Kahawai Legal Challenge
Update New Zealand Fishing News
June 2005 edition
In January 2004
the Ministry of Fisheries wrote the most contentious paper we
have read for quite some time. They alleged there was no scarcity
of kahawai and that our second most important recreational species
should enter into the Quota Management System and be allocated
on catch history.
We were outraged to think
the Ministry (MFish) would consider giving the bulk of the quota
to the very same companies that had used purse seiners and spotter
planes to pillage our precious kahawai. All in the search for
catch history to qualify for quota and then sold as crayfish bait.
Meanwhile ordinary kiwis couldn't compete against industrial technology
as they searched for kahawai in small boats or fished from the
shore to gather food to eat.
The New Zealand Big Game
Fishing Council responded very quickly with a paper and made the
following comment, “ Setting the TAC by adding up what each
sector has been catching implies that MFish is happy with the
current management in this fishery. This is not the view of recreational
or customary fishers. There is still an obvious decline in school
kahawai in many areas.”
The reaction from the non-commercial
recreational sector was almost unanimous. The major representative
organisations asked for, and eventually received, an extension
to the submission deadline. Cynically, the approval for an extension
to April 16 was provided on the original deadline date of February
27. Many had rushed to get their submissions in on time. Some
felt MFish had not shown any good intent by advising of the extension
on the last submission day.
By this time the NZBGFC,
the New Zealand Angling and Casting Association and option4 were
well underway with a rebuttal of the MFish Initial Position Paper
(IPP). The paper was dissected section-by-section. This rebuttal
was provided online for the public to read and make comment on.
It, along with hundreds of other documents remains online
and will do so indefinitely.
An online survey form was
made available at www.option4.co.nz
for people to give their kahawai catch history. Hundreds
of people made the effort to share their “anecdotal evidence”.
Sadly, the responses all carried the same message “There are less
fish around and they are smaller.” These comments just hardened
our resolve to push for a much fairer allocation process. We wanted
official recognition of the damage that had been done to our kahawai
stocks over many years.
option4 Update # 39 discussed
the effects of reduced kahawai numbers on birds, sustenance fishers
and also the majority of commercial fishermen who legitimately
catch kahawai as an unavoidable by-catch when targeting other
species. These people were going to be hugely disadvantaged by
the allocation process. What were they supposed to do? Stop fishing?
The unavoidable by-catch fishery is sufficient to supply our local
market with smoked or fresh fish, a much better option than exporting
bait for such little return.
The environmental impacts
had barely rated a mention by the Ministry, even though the anecdotal
evidence suggested a massive reduction in seabirds and the increasing
population of barracouta in our inshore waters. Kahawai are a
much longer living fish than many appreciate – many of those
slaughtered in their thousands of tonnes by the purse seiners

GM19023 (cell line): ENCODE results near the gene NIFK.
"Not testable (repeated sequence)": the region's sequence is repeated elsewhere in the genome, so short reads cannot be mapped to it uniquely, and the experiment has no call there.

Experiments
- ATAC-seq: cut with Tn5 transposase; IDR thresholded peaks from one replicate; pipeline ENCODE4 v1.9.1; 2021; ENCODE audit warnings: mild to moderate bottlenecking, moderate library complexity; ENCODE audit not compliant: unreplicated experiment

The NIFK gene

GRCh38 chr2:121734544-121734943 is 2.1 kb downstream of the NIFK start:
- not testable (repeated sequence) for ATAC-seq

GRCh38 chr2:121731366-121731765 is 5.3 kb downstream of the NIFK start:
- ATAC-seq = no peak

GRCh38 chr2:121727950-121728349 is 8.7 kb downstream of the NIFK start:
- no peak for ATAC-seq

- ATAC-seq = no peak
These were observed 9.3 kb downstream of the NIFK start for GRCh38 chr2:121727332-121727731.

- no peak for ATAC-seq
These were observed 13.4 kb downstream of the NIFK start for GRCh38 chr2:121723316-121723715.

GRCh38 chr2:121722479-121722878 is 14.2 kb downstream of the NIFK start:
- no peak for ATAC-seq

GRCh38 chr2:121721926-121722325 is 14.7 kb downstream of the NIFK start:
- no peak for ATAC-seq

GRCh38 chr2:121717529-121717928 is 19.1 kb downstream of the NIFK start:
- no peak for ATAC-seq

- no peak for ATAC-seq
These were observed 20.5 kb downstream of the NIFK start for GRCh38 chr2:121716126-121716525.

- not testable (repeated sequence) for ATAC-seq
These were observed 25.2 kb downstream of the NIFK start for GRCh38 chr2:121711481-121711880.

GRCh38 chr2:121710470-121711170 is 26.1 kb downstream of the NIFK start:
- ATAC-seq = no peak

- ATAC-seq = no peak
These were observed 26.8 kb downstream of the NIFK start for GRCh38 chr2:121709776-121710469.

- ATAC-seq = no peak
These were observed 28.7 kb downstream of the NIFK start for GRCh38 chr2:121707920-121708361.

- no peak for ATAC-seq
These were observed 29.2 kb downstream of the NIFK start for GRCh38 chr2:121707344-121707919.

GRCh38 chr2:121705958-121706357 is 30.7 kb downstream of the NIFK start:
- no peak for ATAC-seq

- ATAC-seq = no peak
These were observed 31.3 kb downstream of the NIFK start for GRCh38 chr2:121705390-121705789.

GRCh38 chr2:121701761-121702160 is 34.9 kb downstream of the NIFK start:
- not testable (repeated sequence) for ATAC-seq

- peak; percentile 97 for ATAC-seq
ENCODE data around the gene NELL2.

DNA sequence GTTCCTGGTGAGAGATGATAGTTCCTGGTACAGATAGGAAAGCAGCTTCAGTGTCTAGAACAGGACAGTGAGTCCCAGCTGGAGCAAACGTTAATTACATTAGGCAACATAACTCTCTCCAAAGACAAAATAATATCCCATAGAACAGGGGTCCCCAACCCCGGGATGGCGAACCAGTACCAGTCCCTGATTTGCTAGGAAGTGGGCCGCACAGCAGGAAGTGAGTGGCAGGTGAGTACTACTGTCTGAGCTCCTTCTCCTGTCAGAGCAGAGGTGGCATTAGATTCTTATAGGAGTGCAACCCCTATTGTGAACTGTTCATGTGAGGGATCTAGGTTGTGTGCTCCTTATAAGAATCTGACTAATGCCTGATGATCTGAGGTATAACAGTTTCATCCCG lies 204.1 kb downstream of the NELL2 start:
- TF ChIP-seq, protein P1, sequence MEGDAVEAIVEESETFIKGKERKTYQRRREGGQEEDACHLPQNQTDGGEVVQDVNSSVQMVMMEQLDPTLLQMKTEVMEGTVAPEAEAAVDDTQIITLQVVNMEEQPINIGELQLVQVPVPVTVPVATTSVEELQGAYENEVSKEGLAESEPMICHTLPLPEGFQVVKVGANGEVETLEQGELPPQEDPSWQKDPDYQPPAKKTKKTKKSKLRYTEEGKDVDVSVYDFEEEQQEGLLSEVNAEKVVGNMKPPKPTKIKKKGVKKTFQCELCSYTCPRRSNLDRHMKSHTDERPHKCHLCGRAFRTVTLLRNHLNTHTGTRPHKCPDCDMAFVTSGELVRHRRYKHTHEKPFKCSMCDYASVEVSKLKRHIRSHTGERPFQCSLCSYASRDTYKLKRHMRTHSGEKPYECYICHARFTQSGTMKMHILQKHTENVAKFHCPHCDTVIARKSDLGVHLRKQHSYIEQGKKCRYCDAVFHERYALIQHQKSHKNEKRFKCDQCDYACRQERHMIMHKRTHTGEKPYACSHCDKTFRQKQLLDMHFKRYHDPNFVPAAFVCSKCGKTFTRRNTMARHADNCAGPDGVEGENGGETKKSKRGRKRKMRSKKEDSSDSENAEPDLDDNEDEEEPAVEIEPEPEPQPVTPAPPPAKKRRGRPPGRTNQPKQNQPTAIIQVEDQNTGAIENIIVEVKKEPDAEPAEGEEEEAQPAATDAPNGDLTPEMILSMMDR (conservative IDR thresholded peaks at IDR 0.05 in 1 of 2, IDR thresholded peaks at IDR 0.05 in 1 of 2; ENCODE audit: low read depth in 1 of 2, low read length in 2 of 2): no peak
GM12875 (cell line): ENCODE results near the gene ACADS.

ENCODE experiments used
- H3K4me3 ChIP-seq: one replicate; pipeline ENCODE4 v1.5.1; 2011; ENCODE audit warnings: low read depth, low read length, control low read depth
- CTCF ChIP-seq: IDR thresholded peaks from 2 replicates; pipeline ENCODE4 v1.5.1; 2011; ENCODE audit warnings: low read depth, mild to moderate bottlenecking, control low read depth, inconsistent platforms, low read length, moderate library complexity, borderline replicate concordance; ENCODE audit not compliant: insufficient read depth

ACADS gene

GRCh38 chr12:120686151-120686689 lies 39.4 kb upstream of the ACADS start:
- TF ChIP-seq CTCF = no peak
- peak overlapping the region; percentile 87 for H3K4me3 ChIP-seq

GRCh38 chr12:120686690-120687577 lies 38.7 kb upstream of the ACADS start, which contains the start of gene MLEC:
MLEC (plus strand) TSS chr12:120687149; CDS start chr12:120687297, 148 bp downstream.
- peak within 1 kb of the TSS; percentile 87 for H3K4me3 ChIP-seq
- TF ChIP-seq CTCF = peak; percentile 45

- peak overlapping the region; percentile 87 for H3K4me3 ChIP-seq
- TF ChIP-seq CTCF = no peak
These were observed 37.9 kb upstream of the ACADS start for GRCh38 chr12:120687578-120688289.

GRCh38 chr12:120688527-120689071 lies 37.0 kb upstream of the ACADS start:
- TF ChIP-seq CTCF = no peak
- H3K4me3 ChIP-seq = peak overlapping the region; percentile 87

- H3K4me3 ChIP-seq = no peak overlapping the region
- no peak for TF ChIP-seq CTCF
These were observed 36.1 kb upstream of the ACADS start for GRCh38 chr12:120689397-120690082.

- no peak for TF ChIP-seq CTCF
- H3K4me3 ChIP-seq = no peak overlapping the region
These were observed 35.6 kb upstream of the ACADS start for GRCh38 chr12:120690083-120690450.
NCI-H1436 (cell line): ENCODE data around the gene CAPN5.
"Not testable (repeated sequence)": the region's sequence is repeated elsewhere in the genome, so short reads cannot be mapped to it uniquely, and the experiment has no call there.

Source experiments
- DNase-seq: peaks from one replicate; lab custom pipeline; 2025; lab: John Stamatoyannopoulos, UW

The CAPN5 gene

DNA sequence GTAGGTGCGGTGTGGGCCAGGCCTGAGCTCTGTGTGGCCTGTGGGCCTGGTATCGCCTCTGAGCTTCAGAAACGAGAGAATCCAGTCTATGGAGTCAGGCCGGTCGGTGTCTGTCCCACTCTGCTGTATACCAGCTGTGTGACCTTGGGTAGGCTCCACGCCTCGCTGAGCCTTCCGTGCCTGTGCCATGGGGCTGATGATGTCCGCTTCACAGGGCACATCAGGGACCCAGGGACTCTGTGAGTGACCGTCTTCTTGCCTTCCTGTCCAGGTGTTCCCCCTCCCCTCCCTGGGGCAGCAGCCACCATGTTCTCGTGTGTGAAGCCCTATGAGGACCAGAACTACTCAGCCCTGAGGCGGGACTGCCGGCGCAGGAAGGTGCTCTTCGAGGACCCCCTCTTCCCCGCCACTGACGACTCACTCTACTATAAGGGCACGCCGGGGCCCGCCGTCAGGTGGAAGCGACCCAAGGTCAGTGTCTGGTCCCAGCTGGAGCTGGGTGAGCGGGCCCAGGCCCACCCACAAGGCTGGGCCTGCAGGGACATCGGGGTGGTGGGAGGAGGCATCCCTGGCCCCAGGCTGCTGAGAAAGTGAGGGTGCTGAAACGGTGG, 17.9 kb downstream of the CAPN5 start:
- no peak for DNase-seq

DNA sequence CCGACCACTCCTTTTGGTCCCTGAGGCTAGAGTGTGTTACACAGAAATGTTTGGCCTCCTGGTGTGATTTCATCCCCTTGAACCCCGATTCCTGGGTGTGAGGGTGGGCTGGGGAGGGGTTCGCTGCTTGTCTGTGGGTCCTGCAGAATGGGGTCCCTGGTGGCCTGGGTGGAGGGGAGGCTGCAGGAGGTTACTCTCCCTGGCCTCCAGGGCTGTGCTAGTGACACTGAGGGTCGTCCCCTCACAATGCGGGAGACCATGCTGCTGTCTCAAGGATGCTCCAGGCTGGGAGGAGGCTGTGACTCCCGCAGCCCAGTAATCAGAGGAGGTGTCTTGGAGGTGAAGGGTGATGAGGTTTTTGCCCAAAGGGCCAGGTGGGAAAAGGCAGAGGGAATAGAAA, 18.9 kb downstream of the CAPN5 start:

for little or no meaningful economic return in the late 80's and
early 90's could still be swimming around today – happily
breeding and providing for our “babies and moko to come”
Heat Goes On
We were quickly coming
to the realisation that if we did nothing our precious kahawai
could be lost to commercial greed and poor policy. The
pressure went on to quickly summarise the issues and make it easy
for people to have input into the process. option4 Alert #6 went
out in April 2004 and the response was overwhelming. The Minister
and his Ministry received over 2000 submissions in support of
the document that the NZBGFC, NZACA and option4 had put together.
But wait there's more…
The April 16 deadline was
fast approaching and last minute changes were made to the joint
submission. This document was lodged with MFish along with submissions
from the New Zealand Recreational Fishing Council, the Council
of Outdoor Recreation Associations of NZ and many more organisations
and individuals. The public reaction was confirmation that our
kahawai fishery was in trouble. People would not accept the leftovers
of commercial exploitation. It was time to claim our kahawai back.
August 10, 2004 will be
remembered as the day the Minister of Fisheries, David Benson-Pope,
legitimatised the wholesale slaughter of the people's fish - our
kahawai. The future of kahawai looked bleak. The decision was
unacceptable and could not be allowed to stand unchallenged.
In an effort to stop the
madness the NZBGFC, the NZRFC, the NZACA and option4 all agreed
to take legal action. If we do not fight this decision all other
fisheries management processes that follow, would in all likelihood
mirror this precedent of proportional reductions, poor advice
and continue to ignore the public's non-commercial fishing interests
- more fish in the water, an abundant kahawai fishery.
The filing of the legal
papers is a little behind schedule but well on track to be finalised
by the end of May. If we succeed in getting the court judgement
we want this delay will be worth it. We want the court to declare
that the Minister must apply the Fisheries Act and allow for our
interests when making fisheries decisions. What better gift can
we give to our kids than a secure fishing future?